|Thursday, October 30, 1997|
McNeeley ready to bounce
By BOB BUCKLEY
The No. 1 locker at the South Shore Boxing Club is reserved for Peter McNeeley. It is perhaps the only place where McNeeley is still number one.
It was only 2½ years ago when Peter McNeeley was the hottest boxer in New England. The debate raged if the Medfield based heavyweight was worthy of the consideration he was about to receive. He had a professional record of 38-1, but the quality of the fighters McNeeley faced in those 39 fights was always in question. His opponents had a winning percentage of less than 50.
But nevertheless, McNeeley fit nicely into Don King's grand scheme. King's meal ticket Mike Tyson was about to be released from jail and was in need of an "opponent". The opponent had to look good on paper but not pose much threat to the former heavyweight champion of the world.
McNeeley fit the bill and much more. Tyson would have no part of the media spotlight but McNeeley gladly filled the role making television appearances with Leno, Letterman, and Larry King. It was as much fun as a guy from Medfield could possibly have and McNeeley basked in every moment of the spotlight.
But now the spotlight shines no more. McNeeley's 15 minutes of fame should have come with a warning label. The fight with Tyson lasted only 89 seconds before McNeeley's manager Vinnie Vecchione stepped into the ring and automatically disqualified McNeeley before the fight had even started. McNeeley returned to Massachusetts and did a few television commercials but his boxing career took a definite detour. He was booed before a hometown crowd at the Fleet Center in a victory over Mike Sam for the USBF heavyweight title. By the time McNeeley had celebrated the one year anniversary of his fight with Tyson, his career was on a major downward spiral. He suffered another loss to boxing immortal Louis Monaco in Denver after winning a series of fights against no-name opponents.
Soon McNeeley was out of the boxing loop and down a path of self destruction. McNeeley became fodder for the local Boson gossip columnists who did not paint a kind picture as McNeeley spent more time fighting in barrooms than he did in the ring. There were allegations that McNeeley was sent to a rehabilitation clinic in Florida that McNeeley at first denied but later acknowledged.
Pretty soon, most people stopped caring about McNeeley altogether.
"It was a pretty discouraging time," said McNeeley. "I was so used to being the life of the party but I was so out of control. I was just kidding myself about who was my friend and who wasn't."
Meanwhile, Vecchione spent his time waiting — waiting and hoping that the man that was supposed to be the bread and butter fighter of his fighting stable would get off the path self-destruction and find his way back to the South Shore Boxing Club. It was there and only there where McNeeley could find out if he is truly the boxer he has the potential to be.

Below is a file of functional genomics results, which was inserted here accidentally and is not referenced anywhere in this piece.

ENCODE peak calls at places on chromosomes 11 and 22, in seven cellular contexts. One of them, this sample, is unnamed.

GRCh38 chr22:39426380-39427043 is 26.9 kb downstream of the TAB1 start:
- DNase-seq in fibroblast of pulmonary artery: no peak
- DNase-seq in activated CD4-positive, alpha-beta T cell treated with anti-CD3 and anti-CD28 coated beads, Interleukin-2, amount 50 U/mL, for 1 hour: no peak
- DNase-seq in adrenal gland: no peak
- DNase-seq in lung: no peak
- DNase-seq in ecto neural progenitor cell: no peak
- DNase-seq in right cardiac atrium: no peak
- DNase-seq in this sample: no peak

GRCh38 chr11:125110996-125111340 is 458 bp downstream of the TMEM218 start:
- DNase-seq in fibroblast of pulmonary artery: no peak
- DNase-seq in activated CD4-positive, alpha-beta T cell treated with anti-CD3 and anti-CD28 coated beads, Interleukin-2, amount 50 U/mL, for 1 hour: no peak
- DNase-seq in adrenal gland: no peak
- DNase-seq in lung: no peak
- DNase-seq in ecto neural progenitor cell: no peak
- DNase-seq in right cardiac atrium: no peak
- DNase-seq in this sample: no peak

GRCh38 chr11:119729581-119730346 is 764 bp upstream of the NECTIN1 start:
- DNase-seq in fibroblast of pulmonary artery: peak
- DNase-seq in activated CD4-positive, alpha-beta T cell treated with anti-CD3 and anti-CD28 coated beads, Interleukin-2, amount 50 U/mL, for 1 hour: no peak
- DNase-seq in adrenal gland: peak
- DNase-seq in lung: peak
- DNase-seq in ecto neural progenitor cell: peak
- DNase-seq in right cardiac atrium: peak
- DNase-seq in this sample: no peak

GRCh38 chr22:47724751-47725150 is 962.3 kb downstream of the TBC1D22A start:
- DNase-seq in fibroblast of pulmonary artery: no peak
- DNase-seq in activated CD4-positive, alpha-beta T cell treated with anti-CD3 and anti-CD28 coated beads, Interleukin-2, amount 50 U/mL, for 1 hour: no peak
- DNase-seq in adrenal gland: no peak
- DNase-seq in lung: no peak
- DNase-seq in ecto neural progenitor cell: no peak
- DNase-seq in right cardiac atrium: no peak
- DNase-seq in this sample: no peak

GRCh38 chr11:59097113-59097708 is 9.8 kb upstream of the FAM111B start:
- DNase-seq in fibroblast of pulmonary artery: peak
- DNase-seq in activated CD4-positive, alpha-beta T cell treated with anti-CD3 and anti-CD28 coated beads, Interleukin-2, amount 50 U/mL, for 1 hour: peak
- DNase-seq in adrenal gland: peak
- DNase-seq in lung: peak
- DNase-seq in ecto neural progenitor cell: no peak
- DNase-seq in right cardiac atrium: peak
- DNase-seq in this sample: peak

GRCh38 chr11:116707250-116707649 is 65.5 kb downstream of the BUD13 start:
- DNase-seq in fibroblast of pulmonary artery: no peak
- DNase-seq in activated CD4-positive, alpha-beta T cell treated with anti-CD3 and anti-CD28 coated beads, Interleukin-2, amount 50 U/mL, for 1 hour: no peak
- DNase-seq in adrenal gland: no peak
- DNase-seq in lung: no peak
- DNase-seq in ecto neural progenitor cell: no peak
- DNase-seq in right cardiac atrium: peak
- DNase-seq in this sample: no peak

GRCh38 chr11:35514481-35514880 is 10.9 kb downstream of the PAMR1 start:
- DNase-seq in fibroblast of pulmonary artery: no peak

"I remember the first time I saw him I knew he was something special," said Vecchione. "I knew this was a kid I could do something with. I still have those dreams but the situation is much different now."
McNeeley still has those dreams too, or so he says. He has been back in the gym since July 11, the last time he said that he tasted alcohol. He said he has turned his life around.
"I am working out seven days a week, twice a day on Monday through Friday and once on Saturday and Sunday," said McNeeley after battling with the medicine ball and doing 50 situps. "I have never felt this good before. I am back at the weight I was for Tyson [224 pounds]."
He has done enough at the South Shore Boxing Club to convince Vecchione to put McNeeley back in the ring. He is scheduled to fight Nov. 21 at the Whitman Armory against an undetermined opponent. However, it is safe to assume it will be an "opponent." There is talk that if McNeeley is successful in his November fight, he will be on target to fight undefeated Massachusetts heavyweight Najee Shaheed at the Roxy in Boston.
But that is a big "if."
"He has answered the bell every day since July 11 but I have been down this path with Peter before," said Vecchione. "I honestly don't know what to expect when I come to the gym every day. We can hope and we can pray but the only one who controls this situation is Peter."
McNeeley seems to be acutely aware of his situation. There will be no more chances for the Medfield heavyweight. Now is the time to prove that he was much more than a sideshow when Tyson got out of jail. If he is ever going to be able to prove his critics wrong, he has one small window of opportunity.
"I know there have been times I have let people down...but most of all I let myself down," said McNeeley. "But that is all in the past. My focus is on boxing and only on boxing. I don't care what other people think right now. The only way I can change people's attitudes is to do it in the ring."
This story ran on page 15 of The Medfield Suburban Press on 10/30/97